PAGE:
Human Rights

Writing The Bones

Cynthia Keppley Mahmood. Human Rights Review, June 1999

Brief Biography

Cynthia Keppley Mahmood received the Ph.D. in Anthropology from Tulane University in 1986 and is currently Associate Professor of Anthropology at the University of Maine. Her academic work focuses on ethnic and religious conflict in Europe and Asia. Her book on Sikh militancy, Fighting for Faith and Nation, was published by the University of Pennsylvania Press in 1996, and she directs a series of books on The Ethnography of Political Violence at that press. She is frequently called on as a consultant on Sikh affairs by government agencies in the United States, Canada, and the United Kingdom, and serves as expert witness in courts of law on cases relating to Sikhs. Cynthia Mahmood is currently working with human rights groups in Punjab to document the disappearances and cremations that occurred during the recent period of political upheaval in that state.

I am an anthropologist. We anthropologists deal in bones - at least, that’s what the general public usually thinks of us: the excavators of pots and bones, the documenters of the past. But my kind of bones are of a different variety; dust has not had time to accumulate on them, loved ones have not yet turned the images of their deceased to distant memories. The grief is fresh.

The moment I decided to become involved in human rights is clear in my memory. I was sitting in a living room with a group of Sikh women and men, taping their narratives of terror and resistance for my book on the Punjab conflict. I had been invited to lecture at a human rights forum to be held in Calgary, and I was discussing with the Sikhs whether this was or was not an appropriate role for me as a scholar. A product of late twentieth century academia, I knew all the ins and outs of professional ethics, "protection of human subjects," and so on, and so on. (We have all become, if nothing else, good talkers.) In the midst of elaborate discussion the Sikh gentleman next to me, who had been silent up to this time, took my hand and placed it on his blue-jeaned thigh. I was shocked to realize that my hand was actually resting directly on his bone, that his upper leg was grotesquely devoid of muscle and flesh. He was literally skin and bone, this concealed by the bagginess of trendy denims. I saw the folded-up wheelchair in the corner of the room at the same time as I noticed this man’s eyes, welling up with tears which fell, then, down over his cheeks and into his black-as-ink Sikh beard, full and proud. He didn’t say a word still then, just sat and looked silently, straight ahead, my hand, immoveable, on his thigh.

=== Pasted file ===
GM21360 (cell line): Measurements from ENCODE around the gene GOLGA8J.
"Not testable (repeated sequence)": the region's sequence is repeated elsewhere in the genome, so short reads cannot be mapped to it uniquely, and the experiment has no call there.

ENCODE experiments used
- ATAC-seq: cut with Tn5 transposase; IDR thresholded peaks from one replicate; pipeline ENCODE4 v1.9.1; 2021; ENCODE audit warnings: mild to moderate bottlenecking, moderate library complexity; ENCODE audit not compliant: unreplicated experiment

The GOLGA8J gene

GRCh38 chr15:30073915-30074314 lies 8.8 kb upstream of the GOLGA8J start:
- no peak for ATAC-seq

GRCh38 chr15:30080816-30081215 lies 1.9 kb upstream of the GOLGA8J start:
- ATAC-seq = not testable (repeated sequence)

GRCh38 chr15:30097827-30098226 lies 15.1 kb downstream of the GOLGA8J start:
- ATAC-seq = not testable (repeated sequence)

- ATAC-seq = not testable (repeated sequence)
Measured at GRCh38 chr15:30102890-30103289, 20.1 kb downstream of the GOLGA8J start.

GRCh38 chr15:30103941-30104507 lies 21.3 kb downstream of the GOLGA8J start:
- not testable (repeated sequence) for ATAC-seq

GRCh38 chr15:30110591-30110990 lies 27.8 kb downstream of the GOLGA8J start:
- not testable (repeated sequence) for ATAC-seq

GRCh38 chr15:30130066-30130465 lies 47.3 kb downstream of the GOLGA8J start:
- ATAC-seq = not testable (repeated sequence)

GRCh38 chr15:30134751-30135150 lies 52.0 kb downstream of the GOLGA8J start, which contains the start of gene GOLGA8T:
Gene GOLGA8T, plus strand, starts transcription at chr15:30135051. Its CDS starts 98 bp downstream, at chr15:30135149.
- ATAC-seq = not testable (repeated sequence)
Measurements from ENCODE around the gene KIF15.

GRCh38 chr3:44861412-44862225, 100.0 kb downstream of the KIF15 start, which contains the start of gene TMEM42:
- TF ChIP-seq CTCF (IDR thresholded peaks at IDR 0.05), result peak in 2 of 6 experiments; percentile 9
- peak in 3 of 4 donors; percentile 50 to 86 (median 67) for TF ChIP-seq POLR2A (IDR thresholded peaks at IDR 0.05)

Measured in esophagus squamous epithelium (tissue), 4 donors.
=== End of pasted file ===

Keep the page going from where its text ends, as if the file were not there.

"The Roller" is a particular contribution of the Indian police and security agencies to the global technology of torture. A heavy log is placed on the upper legs of a person, and is rolled up and down the legs while officers weight the ends by standing on them. The effect of "the roller" is excruciating pain, with - in most cases - no permanent medical evidence. In this case, those purveying the agony of the roller went too far; the individual’s muscles were crushed and torn irreparably. I later learned that the police officer responsible for this Sikh’s crippling was in fact known; people called him "The Roller" as a nickname, so enamoured was he of this characteristically Indian technique.

What can one say of an ethnographic moment such as this one? Words fail. In this case, our conversation was cut short; we sat in silence, then moved on to other topics. I understood that I would speak on human rights, and everyone around me understood that also, I believe. Some things just cut right through all manner of academic hesitations and contortions, and having one’s hand right on the bone of another human being is one of them. I spoke at that Calgary symposium, and have continued to speak and to write and to testify since then.

I believe in what Ruth Behar calls a "vulnerable" anthropology, one which doesn’t exclude human-to-human responses and attachments but celebrates them. The vulnerability here refers to the anthropologist, by the way, not to her "informants" (old term) or "interlocutors" (new term), who have always been somewhat vulnerable in the context of the power relations that classically framed anthropological research. Making ourselves vulnerable to those we learn from is another thing; it really is "anthropology that breaks your heart," as Behar subtitles her essay on this posture.